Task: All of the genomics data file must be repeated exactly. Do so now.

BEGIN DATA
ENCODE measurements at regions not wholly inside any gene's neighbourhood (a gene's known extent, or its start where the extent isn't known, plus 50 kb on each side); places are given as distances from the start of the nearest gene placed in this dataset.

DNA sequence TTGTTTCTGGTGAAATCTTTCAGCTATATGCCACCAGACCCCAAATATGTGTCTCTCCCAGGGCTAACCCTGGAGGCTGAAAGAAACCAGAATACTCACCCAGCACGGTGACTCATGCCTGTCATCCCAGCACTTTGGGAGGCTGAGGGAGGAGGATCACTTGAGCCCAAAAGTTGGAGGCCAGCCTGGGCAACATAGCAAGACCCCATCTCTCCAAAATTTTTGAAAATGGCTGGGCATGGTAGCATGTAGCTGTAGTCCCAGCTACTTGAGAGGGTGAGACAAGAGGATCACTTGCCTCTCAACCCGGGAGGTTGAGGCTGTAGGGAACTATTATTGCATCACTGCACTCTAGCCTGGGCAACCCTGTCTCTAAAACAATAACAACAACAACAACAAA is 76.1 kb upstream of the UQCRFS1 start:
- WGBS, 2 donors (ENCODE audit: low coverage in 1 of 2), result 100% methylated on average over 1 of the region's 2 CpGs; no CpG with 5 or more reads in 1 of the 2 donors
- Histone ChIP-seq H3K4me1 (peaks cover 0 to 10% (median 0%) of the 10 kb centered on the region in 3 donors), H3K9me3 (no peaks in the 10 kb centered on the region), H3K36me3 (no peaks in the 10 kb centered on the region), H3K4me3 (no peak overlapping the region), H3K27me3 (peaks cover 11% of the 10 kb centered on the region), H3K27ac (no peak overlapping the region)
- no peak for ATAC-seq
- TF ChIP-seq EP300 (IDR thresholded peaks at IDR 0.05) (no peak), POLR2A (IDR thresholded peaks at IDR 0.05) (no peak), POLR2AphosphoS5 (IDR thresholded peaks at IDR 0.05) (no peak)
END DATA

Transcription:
ENCODE measurements at regions not wholly inside any gene's neighbourhood (a gene's known extent, or its start where the extent isn't known, plus 50 kb on each side); places are given as distances from the start of the nearest gene placed in this dataset.

DNA sequence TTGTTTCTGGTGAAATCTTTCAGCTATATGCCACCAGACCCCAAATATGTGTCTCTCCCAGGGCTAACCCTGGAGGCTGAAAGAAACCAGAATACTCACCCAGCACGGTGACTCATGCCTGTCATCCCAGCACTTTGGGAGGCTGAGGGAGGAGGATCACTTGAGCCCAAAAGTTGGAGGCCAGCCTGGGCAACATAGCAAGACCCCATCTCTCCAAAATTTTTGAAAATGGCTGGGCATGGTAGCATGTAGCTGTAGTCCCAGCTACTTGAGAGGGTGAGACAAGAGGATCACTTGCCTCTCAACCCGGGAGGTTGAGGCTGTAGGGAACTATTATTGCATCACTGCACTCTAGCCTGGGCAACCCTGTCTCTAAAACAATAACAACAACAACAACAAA is 76.1 kb upstream of the UQCRFS1 start:
- WGBS, 2 donors (ENCODE audit: low coverage in 1 of 2), result 100% methylated on average over 1 of the region's 2 CpGs; no CpG with 5 or more reads in 1 of the 2 donors
- Histone ChIP-seq H3K4me1 (peaks cover 0 to 10% (median 0%) of the 10 kb centered on the region in 3 donors), H3K9me3 (no peaks in the 10 kb centered on the region), H3K36me3 (no peaks in the 10 kb centered on the region), H3K4me3 (no peak overlapping the region), H3K27me3 (peaks cover 11% of the 10 kb centered on the region), H3K27ac (no peak overlapping the region)
- no peak for ATAC-seq
- TF ChIP-seq EP300 (IDR thresholded peaks at IDR 0.05) (no peak), POLR2A (IDR thresholded peaks at IDR 0.05) (no peak), POLR2AphosphoS5 (IDR thresholded peaks at IDR 0.05) (no peak)